Fall was in full progress when I arrived in Maine, and followed me on my southward return. — Photo by Pat Bean

Is Finished

For all of you who have stuck with me for a bit, and followed the writing journey of my book, “Travels with Maggie,” I’m delighted to inform you that it is now ready to go out to the world.

Maggie claiming the driver's seat during a stop for gas. -- Photo by Pat Bean

Maggie claiming the driver’s seat during a stop for gas. — Photo by Pat Bean

The 75,000-word travel book/memoir is about a six-month journey my canine companion, Maggie, and I took in 2006. The title is inspired by John Steinbeck’s  “Travels with Charlie,” and I’ve been telling prospective agents it would sit nicely on a book shelf between his book, and Charles Kuralt’s “On the Road,” with Tim Cahill’s “Road Fever” nearby, but that its uniqueness lies in the fact that it was written by an old-broad, wandering-wonderer.

I’m currently in the process of looking at ways to get it published as an e-book, and getting a cover designed for it. Next will come a printed book – I’m hoping.

The journey began in Camden, Arkansas, where my youngest daughter lived at the time, and ended in Rowlett, Texas, in time for Thanksgiving dinner at my oldest daughter’s home. It was a trip of 7,000 miles that took me to Maine and Acadia National Park that wriggled its way through 23 states and Canada.

Any advice those of you who have self-published a book is welcome. Especially helpful would be experiences any of my readers have had with Vook or Bookbaby.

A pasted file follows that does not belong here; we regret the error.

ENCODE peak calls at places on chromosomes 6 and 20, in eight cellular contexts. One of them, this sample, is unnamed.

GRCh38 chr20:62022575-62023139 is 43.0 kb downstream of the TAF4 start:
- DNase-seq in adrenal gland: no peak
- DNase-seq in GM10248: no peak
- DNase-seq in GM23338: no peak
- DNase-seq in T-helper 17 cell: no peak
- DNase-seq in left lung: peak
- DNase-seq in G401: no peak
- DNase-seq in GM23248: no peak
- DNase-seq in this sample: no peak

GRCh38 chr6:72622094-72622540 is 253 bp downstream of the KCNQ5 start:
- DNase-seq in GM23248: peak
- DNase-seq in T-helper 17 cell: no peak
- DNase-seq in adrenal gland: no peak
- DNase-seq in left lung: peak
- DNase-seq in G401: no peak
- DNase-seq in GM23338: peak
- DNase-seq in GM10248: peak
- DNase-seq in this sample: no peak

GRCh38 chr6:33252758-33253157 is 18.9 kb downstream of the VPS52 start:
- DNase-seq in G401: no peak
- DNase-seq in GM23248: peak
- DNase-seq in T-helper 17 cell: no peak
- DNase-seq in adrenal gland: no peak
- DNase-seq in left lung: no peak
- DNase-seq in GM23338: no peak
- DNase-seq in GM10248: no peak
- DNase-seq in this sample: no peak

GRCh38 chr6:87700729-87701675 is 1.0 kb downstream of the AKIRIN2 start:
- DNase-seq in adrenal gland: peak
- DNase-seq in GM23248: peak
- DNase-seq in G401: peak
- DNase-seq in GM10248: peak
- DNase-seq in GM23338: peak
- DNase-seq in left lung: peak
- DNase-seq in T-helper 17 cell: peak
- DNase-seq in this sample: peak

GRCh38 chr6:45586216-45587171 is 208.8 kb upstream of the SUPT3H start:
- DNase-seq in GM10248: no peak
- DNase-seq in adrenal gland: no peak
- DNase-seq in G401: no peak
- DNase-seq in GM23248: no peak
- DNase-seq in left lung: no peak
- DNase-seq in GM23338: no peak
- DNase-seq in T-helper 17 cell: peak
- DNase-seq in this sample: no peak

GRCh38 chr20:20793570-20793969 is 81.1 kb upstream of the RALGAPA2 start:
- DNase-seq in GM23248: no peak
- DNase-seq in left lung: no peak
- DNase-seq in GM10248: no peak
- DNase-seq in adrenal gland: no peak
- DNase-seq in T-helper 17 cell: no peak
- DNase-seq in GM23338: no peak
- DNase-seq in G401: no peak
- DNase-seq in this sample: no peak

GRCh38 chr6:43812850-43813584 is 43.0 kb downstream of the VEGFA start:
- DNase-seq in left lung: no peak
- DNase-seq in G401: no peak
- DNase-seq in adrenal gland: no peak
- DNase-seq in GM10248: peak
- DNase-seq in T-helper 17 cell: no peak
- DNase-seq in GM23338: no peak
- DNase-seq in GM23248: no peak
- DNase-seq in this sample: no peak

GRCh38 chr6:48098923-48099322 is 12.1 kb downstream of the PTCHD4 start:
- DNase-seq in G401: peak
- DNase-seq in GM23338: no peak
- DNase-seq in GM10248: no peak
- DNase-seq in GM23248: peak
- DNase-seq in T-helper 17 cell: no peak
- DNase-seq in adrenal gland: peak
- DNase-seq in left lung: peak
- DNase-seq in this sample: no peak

Meanwhile, this is my way of yelling from the mountain top that the third rewrite of “Travels with Maggie” is now behind me.

The Wondering-Wanderer's blog pick of the day.

The Wondering-Wanderer’s blog pick of the day.

Bean Pat: Two short videos. Footloose and Kevin Bacon fans will enjoy this one, even if they saw it on the Jimmy Fallon show: http://tinyurl.com/oldwfxj And old broads and anyone who loves life will enjoy this one. I smiled all the way through it. http://tinyurl.com/qz8btq6

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“The thing about family disasters is that you never have to wait long before the next one puts the previous one into perspective.” — Robert Brault

It’s All about Love

Family is like this waterfall, turbulent at times but always with a rainbow in sight. -- Photo by Pat Bean

Family is like this waterfall, turbulent at times but always with a rainbow in sight. — Photo by Pat Bean

I was listening to a woman tell a group of us what a wonderful family gathering she had just come from, and was beginning to inwardly moan at yet another “perfect family” story  when she added an addendum to her first words.

“Of course the fun was in spite of the fact that everyone in our family has big personalities. It only took an hour or two before the tensions erupted.”

In a nut shell, she had just described my family, which has been fractured and thrown to the four winds time and time again. But we’re family. And that means something — even if I’m not always sure what it means.

I’m the matriarch of five children and five spouse-in-laws; 15 grandchildren plus two more by marriage, plus seven or so grand-spouse-in-laws or partners, plus several non-related young people I claim as grandchildren; and  two great-grandchildren plus two more by marriage.

I’m not even going to count the numbers, because what counts is that each and every one is family, and family matters. Not a single one of them – I dare say not even the great-grandchildren — is perfect. And they all have big personalities — and in those two things I can truthfully say they all take after me.

I feel like the luckiest, if at times the most frustrated, person in the world.

The Wondering Wanderer's blog pick of the day.

The Wondering Wanderer’s blog pick of the day.

Bean’s Pat:  So you just write the book http://tinyurl.com/ltyqwl6 As one who is struggling with the third rewrite of “Travels with Maggie,” this tickled my funny bone. Writing is darn hard work  — even if you love doing it and consider it as necessary as breathing.